The greenhouse already on the grounds will remain, he said.

Assemb. Michelle Schimel (D-Great Neck) secured the grant from the Dormitory Authority of the state of New York, town officials said.

The 12-acre garden, founded in 1969, lost many of its trees after superstorm Sandy, causing the garden to be closed for about six months. It officially reopened in April. -- Scott Eidler


‘Macbeth’ fundraiser to help homestead

The characters from “Macbeth” will entertain an audience on Shelter Island on March 7 and  8 as the Shelter Island Presbyterian Church turns into a stage for a two-night fundraiser for the not-for-profit Sylvester Manor, the 1652 homestead that has been in the same family for 11 generations.

The manor, once a slave plantation and Shelter Island’s most historic site, is not able to handle large audiences indoors. The actors will work around the audience, going in front of them, above them, and behind them as they put on the play.

Director Drew Foster put on “Much Ado About Nothing” this past summer in the church. Tickets, $20 for adults and $8 for students from 8 years old to college age, are available by calling the Manor at 631-749-0626 or from its website:

Because of its murders and other violent themes, the producers do not recommend Macbeth for children under 8. -- Mitchell Freedman


Candidates night on March 11

Northport residents will have the chance next week to meet and question candidates in the upcoming village election.

The Northport Chamber of Commerce is hosting a Meet the Candidates Night at 7 p.m. on March 11 at the American Legion on Woodside Avenue.

Incumbent Mayor George Doll is running on the Pilot Party line, facing Joseph Sabia of the Citizens Party.

Incumbent Justice Paul Senzer of the Justice Party is running against Brian Trodden of the Law & Order Party.

Incumbent Henry Tobin of the Quality of Life Party and Ian Milligan of the Citizens Party are running for the two open village board seats.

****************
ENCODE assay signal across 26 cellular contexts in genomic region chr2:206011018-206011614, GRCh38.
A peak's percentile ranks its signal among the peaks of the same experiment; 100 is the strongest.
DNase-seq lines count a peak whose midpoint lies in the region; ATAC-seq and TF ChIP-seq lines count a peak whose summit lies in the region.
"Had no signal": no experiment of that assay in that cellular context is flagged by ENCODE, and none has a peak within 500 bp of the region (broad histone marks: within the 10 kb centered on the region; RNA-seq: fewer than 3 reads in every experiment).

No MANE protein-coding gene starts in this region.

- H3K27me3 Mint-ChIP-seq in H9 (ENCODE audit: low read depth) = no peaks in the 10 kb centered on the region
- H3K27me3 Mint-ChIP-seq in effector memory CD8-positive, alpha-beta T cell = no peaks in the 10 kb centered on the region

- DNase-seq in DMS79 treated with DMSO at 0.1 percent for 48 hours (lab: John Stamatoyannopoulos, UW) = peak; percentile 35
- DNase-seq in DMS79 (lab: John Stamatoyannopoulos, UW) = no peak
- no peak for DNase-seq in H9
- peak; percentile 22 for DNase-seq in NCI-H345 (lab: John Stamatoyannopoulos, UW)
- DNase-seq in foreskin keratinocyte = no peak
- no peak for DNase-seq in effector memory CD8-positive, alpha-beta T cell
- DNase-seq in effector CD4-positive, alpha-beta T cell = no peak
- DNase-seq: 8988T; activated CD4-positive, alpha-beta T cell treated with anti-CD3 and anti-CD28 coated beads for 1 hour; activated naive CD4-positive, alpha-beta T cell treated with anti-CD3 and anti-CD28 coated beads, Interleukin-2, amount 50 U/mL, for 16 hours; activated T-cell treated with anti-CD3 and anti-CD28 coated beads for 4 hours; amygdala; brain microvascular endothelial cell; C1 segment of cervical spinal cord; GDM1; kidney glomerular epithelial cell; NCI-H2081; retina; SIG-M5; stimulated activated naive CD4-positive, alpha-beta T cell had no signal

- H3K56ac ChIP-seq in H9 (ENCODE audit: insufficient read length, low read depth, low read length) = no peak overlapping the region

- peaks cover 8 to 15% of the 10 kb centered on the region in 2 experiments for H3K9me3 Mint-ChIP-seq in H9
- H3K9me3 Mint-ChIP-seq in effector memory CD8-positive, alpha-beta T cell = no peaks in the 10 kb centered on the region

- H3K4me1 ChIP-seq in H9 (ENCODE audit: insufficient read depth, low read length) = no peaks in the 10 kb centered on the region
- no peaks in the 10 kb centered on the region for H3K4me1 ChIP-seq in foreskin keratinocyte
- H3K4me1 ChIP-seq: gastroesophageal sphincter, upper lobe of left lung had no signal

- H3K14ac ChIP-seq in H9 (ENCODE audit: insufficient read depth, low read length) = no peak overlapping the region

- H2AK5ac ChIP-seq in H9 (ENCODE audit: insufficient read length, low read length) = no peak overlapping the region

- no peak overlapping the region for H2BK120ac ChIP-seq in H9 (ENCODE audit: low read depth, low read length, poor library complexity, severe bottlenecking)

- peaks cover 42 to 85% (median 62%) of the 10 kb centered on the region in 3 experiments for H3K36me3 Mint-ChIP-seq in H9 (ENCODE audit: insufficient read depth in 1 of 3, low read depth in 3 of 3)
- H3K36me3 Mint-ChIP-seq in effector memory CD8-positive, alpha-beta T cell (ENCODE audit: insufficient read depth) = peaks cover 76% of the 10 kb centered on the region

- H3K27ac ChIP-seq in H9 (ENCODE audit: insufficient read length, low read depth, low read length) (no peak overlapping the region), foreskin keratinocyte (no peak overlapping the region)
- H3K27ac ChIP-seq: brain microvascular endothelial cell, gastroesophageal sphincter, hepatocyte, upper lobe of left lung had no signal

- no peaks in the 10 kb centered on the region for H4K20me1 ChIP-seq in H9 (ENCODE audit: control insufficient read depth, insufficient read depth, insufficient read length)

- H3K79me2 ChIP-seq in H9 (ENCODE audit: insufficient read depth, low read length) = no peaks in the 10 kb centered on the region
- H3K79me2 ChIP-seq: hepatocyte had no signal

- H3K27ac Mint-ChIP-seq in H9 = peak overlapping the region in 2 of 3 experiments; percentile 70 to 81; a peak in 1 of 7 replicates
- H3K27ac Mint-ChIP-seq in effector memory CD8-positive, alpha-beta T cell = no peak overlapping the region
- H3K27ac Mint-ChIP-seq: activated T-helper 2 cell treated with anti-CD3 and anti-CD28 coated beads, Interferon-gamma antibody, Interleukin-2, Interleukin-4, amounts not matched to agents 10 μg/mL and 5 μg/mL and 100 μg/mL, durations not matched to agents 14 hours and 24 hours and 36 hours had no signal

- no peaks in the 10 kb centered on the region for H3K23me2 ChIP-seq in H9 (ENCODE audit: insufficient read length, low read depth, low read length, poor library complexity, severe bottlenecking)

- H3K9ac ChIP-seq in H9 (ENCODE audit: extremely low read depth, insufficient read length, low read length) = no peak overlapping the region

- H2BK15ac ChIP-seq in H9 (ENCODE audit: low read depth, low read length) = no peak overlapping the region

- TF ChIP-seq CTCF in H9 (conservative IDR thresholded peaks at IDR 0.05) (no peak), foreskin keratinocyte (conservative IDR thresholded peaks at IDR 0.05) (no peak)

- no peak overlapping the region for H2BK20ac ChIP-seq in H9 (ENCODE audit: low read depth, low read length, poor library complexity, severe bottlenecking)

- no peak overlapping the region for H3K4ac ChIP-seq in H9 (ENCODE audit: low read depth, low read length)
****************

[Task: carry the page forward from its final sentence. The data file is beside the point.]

The event is expected to start with statements from the candidates, followed by questions from the audience. The election is March 18. -- Mackenzie Issler


Forum set on cleanup of former marina site

The state Department of Environmental Conservation plans to hold a hearing Monday on a proposed cleanup of former site of the Mill Neck Marina in Locust Valley.

The state wants the soil to be clean enough to allow for single-family homes to be developed on the 1.4-acre site. The plan is to remove surface and subsurface soil from 60 percent to 70 percent on the waterfront site at the end of Hernan Avenue at Oak Neck Creek. A marina where boats were stored, maintained and fueled operated on the land for nearly 50 years until closing in 2001.

The site has been designated as a “Class 2” Superfund site, meaning the contamination significantly threatens public health or the environment and requires action. Soil samples taken at the former marina in 2011 found hazardous levels of copper, mercury, arsenic, zinc and lead.

The meeting is scheduled at 7 p.m. at the Locust Valley Public Library. The agency plans to accept public comments through March 24.

Paul DeOrsay, executive director of Friends of the Bay, said his environmental group will be at the hearing to question the time frame and funding for the cleanup and the impact of future development. The marshy area is important to the life cycle in Oyster Bay Harbor, he said.

“It would be nice to keep that in good health so it keeps contributing to the rest of the bay and the sound,” DeOrsay. -- Ted Phillips


Latest Long Island News